Delta Air Lines Inc. (DAL), the second largest U.S. airline, is slated to release its first quarter 2011 earnings on April 18. The current Zacks Consensus Estimate for the first quarter is 46 cents, representing a substantial decline of 101.98% from the year-ago level.
Delta had negative surprises of 4.04% in the last four quarters of 2010. The first quarter of 2011 is also expected to be dampened by escalating fuel prices, lower capacity as well as the drop in air traffic resulting from the March 11 catastrophe in Japan.
Delta Air Lines has the largest presence in Japan relative to other U.S. carriers such as United Continental Holdings Inc. (UAL), AMR Corporation (AMR) and Southwest Airlines Co. (LUV). Notably, Delta generates almost $2 billion in revenue every year from planes flying the Tokyo hub. The massive earthquake and radiation leaks from, which took a toll on Japan’s economy, affected demand of air travel in that country.
In order to tide over the situation, Delta is cutting capacity by 15% to 20% through May to reflect falling short-term demand and suspending service to Haneda. In addition to the cut in Japan flights, Delta Air Lines is lessening departures at its Memphis hub by 25%. The reduction in capacity will hurt Delta’s revenue in the range of $250 million to $400 million in the first quarter.
Further, soaring fuel prices are expected to lift Delta’s fiscal 2011 fuel expenses by $3 billion or 35% over the last year. Delta expects operating margin of negative 2–3% for the first quarter, down from the expectation of positive 1–3% provided in the fourth quarter conference call.
Fourth Quarter Flashback
The share price of Delta Air Lines dropped the most amongst its peers since October 2009 following its fourth quarter earnings release.
In the fourth quarter of 2010, Delta’s adjusted earnings missed the Zacks Consensus Estimate by 6 cents. Soaring fuel prices as well as flights cancellations due to severe snowfall in December across the U.S. and Western Europe resulted in lower-than-expected results.
However, the company reported improved revenue during the last reported quarter owing to high traffic and increased capacity. Airline traffic, measured in billions of revenue passenger miles, was up 6% year over year. Capacity or available seat miles grew 7% and load factor (percentage of seats filled with passengers) inched down 60 basis points from the year-ago quarter.
Agreement of Analysts
Estimates for the first quarter have been trending downward over the last 30 days. 10 analysts out of 11 have made downward revisions while none analysts move in the opposite direction. Over the last seven days, one analyst reduced their estimates while none made positive revisions.
For fiscal 2011, out of 11 analysts, 9 revised their estimates downward over the last 30 days and 2 made a similar revision over the last 7 days. None of the analysts made any positive revision to the estimates over the last 7 days while one revised its estimate upward over the last 30 days.
The analysts are concerned about the profitability of the overall airlines industry. Last month, the International Air Transport Association (IATA) cut the overall airlines profit outlook for 2011 to $8.6 billion from its prior expectation of $9.1 billion.
Persistently rising fuel prices since last December have surfaced as a major headwind to the industry. Crude oil prices are currently trading around $110 per barrel, representing the steepest rise in more than 2 years. Oil prices have already risen more than 21% this year due to the ongoing political unrest in the Middle East. U.S. carriers are struggling hard to deal with increasing costs either by flying less or charging more.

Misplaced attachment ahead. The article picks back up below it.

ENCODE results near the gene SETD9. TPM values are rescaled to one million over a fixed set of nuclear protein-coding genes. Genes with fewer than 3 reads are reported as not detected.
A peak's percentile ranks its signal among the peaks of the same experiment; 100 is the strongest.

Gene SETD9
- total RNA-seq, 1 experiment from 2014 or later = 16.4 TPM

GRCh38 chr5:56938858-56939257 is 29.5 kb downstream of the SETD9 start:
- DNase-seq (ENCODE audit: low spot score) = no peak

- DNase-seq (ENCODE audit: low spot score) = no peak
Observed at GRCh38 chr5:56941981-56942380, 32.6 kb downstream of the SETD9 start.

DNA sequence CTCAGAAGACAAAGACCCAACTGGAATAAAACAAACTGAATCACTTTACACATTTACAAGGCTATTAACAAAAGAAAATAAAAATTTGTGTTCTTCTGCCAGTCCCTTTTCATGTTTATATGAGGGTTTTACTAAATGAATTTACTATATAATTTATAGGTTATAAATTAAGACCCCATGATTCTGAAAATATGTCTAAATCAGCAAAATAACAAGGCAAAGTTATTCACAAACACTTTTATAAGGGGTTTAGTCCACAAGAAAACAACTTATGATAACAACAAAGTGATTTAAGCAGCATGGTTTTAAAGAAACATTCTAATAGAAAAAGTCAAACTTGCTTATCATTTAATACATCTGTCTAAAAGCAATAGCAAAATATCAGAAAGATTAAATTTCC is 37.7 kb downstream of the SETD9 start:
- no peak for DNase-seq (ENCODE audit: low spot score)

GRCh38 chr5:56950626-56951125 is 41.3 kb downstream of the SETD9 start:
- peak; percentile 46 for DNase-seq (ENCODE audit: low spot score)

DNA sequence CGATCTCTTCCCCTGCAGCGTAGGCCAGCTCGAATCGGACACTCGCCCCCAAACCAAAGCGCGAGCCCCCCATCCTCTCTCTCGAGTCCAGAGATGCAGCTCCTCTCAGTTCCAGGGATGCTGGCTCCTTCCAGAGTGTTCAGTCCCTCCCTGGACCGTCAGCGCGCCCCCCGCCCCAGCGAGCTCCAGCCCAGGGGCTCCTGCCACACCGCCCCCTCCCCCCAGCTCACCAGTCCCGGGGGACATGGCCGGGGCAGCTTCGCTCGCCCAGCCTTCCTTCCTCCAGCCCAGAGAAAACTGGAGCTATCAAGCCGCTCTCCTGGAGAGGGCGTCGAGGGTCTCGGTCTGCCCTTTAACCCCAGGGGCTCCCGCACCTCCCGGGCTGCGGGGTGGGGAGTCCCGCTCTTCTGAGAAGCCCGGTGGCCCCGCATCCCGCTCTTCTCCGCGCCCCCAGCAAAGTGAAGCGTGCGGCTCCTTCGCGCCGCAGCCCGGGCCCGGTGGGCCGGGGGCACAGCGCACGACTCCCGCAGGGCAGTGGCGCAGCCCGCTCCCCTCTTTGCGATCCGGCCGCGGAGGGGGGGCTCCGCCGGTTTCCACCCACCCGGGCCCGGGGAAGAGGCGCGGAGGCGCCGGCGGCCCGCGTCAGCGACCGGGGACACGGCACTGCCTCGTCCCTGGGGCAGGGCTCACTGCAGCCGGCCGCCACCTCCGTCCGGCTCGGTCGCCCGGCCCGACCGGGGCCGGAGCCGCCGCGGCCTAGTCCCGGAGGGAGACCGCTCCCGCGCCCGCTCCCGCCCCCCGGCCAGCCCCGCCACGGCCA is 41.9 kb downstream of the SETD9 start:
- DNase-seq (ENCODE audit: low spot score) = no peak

Another risk to the airlines companies, which is currently persisting all over the world, is the aftermath of the Japan’s disaster. Following the massive earthquake and tsunami in Japan, air carriers are making drastic cuts in their capacities. People are scared to fly to Japan due to the still unsettled nuclear situation. The drop in demand for air travel to the country is hurting overall airline profitability.
Magnitude—Consensus Estimate Trend
The magnitude of the loss for the first quarter has been increased to 46 cents from 42 cents in the last 7 days and 20 cents in the last 30 days.
For fiscal 2011, the Zacks Consensus Estimate is $1.35, down from $1.51 over the last 7 days. The fiscal 2011 Zacks Consensus Estimate also dropped from $1.77 over the last 30 days. The Zacks Consensus Estimate for 2011 reflects a significant 21.05% loss year over year.
We believe Japan’s calamity as well as higher fuel price will stall the ongoing recovery of the U.S. airlines, eating away Delta’s revenue and profitability for the year.
For the short term (1–3 months), Delta Air Lines maintains Sell rating with the Zacks # 4 Rank due to the ongoing situations in the airline industry.Further, unionized labor, debt loaded balance sheet and competitive threats make us cautious on the stock.
However, we believe Delta Air Lines will likely have everything back in control as conditions stabilize in Japan. In all probability, the capacity cuts are temporary, and should last only for the next two–three months. Also, the company is combating rising fuel prices with higher fares and extra fees.
Additionally, we believe the successful integration of the Northwest merger, investments and expansion in new products and services, competitive cost structure, and strengthening balance sheet will position Delta Air Lines to take advantage of the economic recovery. Hence, we are currently maintaining our long-term Neutral recommendation on the stock.